When a new antidepressant made the cover of Newsweek over two decades ago, the headline announced: “Prozac: A Breakthrough Drug for Depression.” It was hoped that this medication (and many others to follow) would revolutionize the treatment of mood disorders.
There is now some doubt that these drugs have lived up to the promise, but they have made billions for drug manufacturers. Antidepressants have become one of the most prescribed categories of medicines in the U.S. It is estimated that 10% of Americans takes one of these drugs, and as many as 25% of middle-aged women depend on an antidepressant to stabilize their moods.
What Are the Downsides of Antidepressants?
What was not anticipated when these drugs were approved was the possibility that they would also have some serious side effects. One unexpected complication is hip fracture (Age and Ageing, July, 2013). Norwegian researchers reviewed data from more than 900,000 people born before 1945. They discovered roughly 40,000 hip fractures (4.4%). People taking newer generation antidepressants had a 60 to 80% increased (relative) risk of such breaks.
Antidepressants Linked to Hip Fracture:
- Citalopram (Celexa)
- Duloxetine (Cymbalta)
- Escitalopram (Lexapro)
- Fluoxetine (Prozac)
- Fluvoxamine (Luvox)
- Mirtazepine (Remeron)
- Paroxetine (Paxil)
- Sertraline (Zoloft)
- Venlafaxine (Effexor)
The researchers reached the following conclusions:
- The risk of hip fracture was markedly increased among older people exposed to antidepressant drugs.
- Individuals exposed to SSRIs and other drugs with serotonergic properties were at greatest excess risk.
- About 5% of hip fractures in Norwegian seniors were attributable to antidepressant drug exposure.”
This is a very big deal, since hip fractures are a major cause of disability and death in older people. According to the CDC, nearly 300,000 Americans over the age of 65 are admitted to hospitals each year because of hip fractures. About 1 in 5 will die within one year.
Although it is not clear why antidepressants increase the risk for broken hips, there are two possibilities. One is that drugs with a strong impact on the neurochemical serotonin may reduce bone mineral density and increase the risk for osteoporosis. The other is that antidepressants could make older people more vulnerable to falls. Weaker bones plus unsteadiness is a deadly combination.
Another Serious Complication: Bleeding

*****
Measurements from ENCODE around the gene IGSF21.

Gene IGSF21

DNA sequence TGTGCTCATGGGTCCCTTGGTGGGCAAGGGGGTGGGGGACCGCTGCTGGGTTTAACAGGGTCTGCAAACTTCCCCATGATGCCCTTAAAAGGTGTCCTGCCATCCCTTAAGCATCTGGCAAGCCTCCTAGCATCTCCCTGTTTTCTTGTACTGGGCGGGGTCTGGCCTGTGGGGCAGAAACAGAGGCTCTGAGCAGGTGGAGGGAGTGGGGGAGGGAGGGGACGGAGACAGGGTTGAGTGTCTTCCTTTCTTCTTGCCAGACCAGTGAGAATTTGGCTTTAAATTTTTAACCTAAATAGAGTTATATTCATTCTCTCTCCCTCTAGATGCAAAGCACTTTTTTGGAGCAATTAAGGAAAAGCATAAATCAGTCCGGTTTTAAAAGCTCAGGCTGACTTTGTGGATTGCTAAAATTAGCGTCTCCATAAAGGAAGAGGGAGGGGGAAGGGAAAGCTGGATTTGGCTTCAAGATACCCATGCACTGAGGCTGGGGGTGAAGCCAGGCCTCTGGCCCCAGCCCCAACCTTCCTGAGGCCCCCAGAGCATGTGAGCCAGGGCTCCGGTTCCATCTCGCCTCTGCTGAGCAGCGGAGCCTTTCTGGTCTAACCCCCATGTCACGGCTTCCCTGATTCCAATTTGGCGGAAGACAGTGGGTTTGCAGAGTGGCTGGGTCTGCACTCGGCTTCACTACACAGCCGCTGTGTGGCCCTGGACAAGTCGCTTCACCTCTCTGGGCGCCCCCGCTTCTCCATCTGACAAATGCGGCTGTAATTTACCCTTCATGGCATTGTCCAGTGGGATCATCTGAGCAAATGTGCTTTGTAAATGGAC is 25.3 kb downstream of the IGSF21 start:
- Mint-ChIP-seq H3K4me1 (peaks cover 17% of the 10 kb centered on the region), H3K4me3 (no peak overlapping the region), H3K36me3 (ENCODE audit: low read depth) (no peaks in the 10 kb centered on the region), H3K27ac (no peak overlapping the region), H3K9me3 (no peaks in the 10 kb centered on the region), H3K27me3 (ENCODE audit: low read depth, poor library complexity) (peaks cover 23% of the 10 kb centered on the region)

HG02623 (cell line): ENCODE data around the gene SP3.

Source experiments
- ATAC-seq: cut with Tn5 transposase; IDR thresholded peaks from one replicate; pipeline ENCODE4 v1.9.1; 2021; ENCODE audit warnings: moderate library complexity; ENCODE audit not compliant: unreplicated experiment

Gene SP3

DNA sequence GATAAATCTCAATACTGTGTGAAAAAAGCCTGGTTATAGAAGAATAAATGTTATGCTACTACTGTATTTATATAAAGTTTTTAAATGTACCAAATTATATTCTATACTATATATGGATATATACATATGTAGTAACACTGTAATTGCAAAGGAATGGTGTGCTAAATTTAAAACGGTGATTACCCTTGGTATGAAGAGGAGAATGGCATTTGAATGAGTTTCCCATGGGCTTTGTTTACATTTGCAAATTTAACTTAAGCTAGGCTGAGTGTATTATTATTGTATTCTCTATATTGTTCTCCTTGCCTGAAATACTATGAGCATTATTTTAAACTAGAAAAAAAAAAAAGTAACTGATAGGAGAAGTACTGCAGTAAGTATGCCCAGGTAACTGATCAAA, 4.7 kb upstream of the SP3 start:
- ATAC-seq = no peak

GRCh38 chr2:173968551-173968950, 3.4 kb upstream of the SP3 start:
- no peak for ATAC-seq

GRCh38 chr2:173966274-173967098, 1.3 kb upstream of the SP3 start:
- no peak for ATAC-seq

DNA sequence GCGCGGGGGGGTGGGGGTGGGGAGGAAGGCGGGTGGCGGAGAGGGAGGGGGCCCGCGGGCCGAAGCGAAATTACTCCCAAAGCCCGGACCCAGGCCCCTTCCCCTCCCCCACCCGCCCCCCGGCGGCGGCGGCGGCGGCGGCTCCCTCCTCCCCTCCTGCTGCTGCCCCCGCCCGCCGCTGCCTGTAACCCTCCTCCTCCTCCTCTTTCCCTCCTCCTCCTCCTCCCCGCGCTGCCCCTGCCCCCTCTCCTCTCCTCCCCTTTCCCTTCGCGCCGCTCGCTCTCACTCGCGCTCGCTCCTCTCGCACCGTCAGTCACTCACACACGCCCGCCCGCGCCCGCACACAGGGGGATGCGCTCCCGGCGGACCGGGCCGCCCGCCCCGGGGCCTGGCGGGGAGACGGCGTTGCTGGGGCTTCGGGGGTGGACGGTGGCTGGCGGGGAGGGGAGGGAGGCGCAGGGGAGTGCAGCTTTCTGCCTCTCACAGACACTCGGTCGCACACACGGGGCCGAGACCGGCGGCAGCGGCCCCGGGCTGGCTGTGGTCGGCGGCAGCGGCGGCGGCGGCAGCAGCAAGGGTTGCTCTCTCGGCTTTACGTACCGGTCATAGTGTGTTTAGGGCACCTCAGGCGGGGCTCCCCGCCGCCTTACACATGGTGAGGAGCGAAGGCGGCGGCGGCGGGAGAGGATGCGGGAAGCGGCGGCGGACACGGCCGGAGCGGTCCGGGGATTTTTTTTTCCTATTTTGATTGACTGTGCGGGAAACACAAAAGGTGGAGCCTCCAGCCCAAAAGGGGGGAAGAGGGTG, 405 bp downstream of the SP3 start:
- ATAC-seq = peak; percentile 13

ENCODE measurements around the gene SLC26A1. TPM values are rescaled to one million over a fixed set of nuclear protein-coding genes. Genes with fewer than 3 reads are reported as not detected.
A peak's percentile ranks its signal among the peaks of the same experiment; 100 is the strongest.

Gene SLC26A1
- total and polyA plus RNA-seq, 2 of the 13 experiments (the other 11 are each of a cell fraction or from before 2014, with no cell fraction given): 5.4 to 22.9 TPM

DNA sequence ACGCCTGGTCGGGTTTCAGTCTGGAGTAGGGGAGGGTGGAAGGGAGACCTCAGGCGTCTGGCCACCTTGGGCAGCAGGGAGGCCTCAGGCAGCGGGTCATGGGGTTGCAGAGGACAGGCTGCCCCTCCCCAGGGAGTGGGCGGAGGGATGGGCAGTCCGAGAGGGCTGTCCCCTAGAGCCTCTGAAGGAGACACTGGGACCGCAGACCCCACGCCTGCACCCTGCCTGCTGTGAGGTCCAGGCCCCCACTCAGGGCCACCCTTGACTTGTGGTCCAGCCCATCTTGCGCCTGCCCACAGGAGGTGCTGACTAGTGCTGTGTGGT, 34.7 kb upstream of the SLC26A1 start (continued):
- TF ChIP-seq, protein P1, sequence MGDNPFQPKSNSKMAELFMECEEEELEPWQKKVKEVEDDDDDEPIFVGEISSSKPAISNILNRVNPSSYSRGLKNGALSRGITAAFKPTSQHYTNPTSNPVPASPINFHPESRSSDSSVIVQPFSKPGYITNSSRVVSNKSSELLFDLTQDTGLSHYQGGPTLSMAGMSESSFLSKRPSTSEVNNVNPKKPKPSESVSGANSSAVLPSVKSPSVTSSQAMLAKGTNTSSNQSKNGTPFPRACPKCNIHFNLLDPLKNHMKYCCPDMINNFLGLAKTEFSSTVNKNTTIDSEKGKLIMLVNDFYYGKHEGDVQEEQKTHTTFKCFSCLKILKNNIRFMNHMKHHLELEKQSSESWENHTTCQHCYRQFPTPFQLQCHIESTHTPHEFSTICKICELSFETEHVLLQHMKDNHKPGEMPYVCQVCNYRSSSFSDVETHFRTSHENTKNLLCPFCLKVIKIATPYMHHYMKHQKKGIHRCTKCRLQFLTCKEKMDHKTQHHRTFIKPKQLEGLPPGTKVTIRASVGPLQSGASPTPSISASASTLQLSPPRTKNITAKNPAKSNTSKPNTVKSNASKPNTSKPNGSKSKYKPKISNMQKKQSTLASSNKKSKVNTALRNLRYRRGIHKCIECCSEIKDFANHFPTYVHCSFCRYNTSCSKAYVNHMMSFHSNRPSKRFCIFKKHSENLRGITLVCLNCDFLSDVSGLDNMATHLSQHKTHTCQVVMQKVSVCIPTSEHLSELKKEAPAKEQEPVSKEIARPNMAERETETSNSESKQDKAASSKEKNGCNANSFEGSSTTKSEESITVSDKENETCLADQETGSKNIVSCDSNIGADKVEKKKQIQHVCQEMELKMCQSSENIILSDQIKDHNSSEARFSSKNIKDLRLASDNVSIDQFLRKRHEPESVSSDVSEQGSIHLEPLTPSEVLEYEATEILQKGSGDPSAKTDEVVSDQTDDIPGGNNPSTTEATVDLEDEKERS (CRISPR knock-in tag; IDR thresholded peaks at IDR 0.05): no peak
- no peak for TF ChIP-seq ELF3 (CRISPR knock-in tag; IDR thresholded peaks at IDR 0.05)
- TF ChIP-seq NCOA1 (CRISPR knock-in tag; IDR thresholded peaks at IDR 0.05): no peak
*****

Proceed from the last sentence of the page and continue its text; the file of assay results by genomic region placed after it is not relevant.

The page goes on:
On April 29th, 2013, an article in JAMA Internal Medicine reported that SSRI-type antidepressants such as fluoxetine (Prozac), paroxetine (Paxil) and sertraline (Zoloft) were linked to an increased risk of post-surgical bleeding. The investigators hypothesize that such medications may affect blood platelets, which are responsible for blood clotting.
Because prior studies suggested that such drugs might pose a bleeding risk if taken around the time of surgery, investigators combed the records of more than half a million patients. Roughly 70,000 (13.7%) had taken one of the mentioned SSRIs or citalopram (Celexa) or escitalopram (Lexapro). The authors noted:
“Although the implications of bleeding clearly differ according to the surgical procedure, SSRI association with adverse outcomes appeared relatively consistent in a range of patient subgroups. Concern for the potential associations of SSRIs with bleeding outcomes has already been incorporated into available clinical practice references, several of which suggest stopping or holding SSRI therapy for 2 or more weeks before surgery, with particular attention to holding SSRI therapy in patients undergoing neurological or orthopedic surgery.”
That seems sensible enough, but what the researchers don’t seem to appreciate is that stopping antidepressants suddenly can trigger terrible withdrawal symptoms. When the FDA approved these drugs, most physicians and patients did not realize that there could be withdrawal symptoms if the drugs were stopped (“sudden discontinuation syndrome“). We have heard from hundreds of people who have experienced unbearable symptoms when they discontinued such drugs. This means that if surgeons tell their patients to stop an antidepressant a week or two prior to surgery, there could be hell to pay.
Sudden Withdrawal Symptoms:
- Brain “zaps” (electric shock-like sensations in the brain)
- Dizziness, light-headedness, vertigo, feeling faint
- Anxiety, irritability, hostility
- Nausea, diarrhea, digestive upset
- Tremor, hands shaking, nerve tingles, strange sensations
- Fatigue, tiredness, lack of energy